What is happening in Iran today has numerous precedents in Islamic history. Many regimes based on religion ended up making a Faustian pact with their military for protection against the people. And in every case the military, once in power, eliminated its masters. Islamic history knows such military rulers as the "mamelukes" -- literally, "the owned ones," individuals who were supposed to serve the caliph but ended up chopping off his head and seizing power for themselves.

There is no doubt that Mr. Ahamadinejad, and beyond him the military elite of the regime, owe their victory to Ayatollah Khamenei, who broke with his fellow mullahs to help the military win the struggle within the regime. Theoretically, Ayatollah Khamenei now controls all the levers of power in the establishment. In reality, however, he is a lone mullah who will be increasingly opposed by the clergy for different reasons. At the same time, because he lacks a popular base of his own, he will in time become a hostage to the new "mamelukes" symbolized by Mr. Ahamadinejad.

The victory of the new mamelukes has not come out of the blue. They have been capturing positions of power at the expense of the mullahs for many years. Right now, 22 of the 30 governors of provinces are new mamelukes. In the Islamic Consultative Majlis, or parliament, the new mamelukes outnumber the mullahs 130 to 63, out of a total of 290 seats. The new mamelukes are also strongly represented in the Islamic Republic's diplomatic service, controlling more than half of Iran's embassies in key capitals such as Kabul, Baghdad and Beijing.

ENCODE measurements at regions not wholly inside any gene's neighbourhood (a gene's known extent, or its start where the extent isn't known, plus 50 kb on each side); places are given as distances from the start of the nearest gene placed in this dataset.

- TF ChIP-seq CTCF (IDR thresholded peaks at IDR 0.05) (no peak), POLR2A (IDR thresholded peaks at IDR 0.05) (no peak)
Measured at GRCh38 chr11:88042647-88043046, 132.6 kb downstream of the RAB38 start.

Late last year the new mamelukes showed their power symbolically when they shut down the new airport at Tehran hours after its pompous inauguration by President Khatami. The reason cited was that Mr. Khatami had given the management of the airport to a Turkish firm whose agent in Iran is a brother of Mr. Rafsanjani. The Revolutionary Guard wanted an Iranian firm to get the contract, and ended up winning the argument. Mr. Khatami and his mentor, Mr. Rafsanjani, were left with egg on their faces.

The advent of the new mamelukes also represents a change of generation within the Khomeinist establishment. The older mullahs and Mossadeqists who provided the bulk of the leadership will now be replaced by men in their 30s and 40s who, gun in hand, fought for the revolution, participated in the eight-year war against Iraq and then helped rebuild the devastated provinces.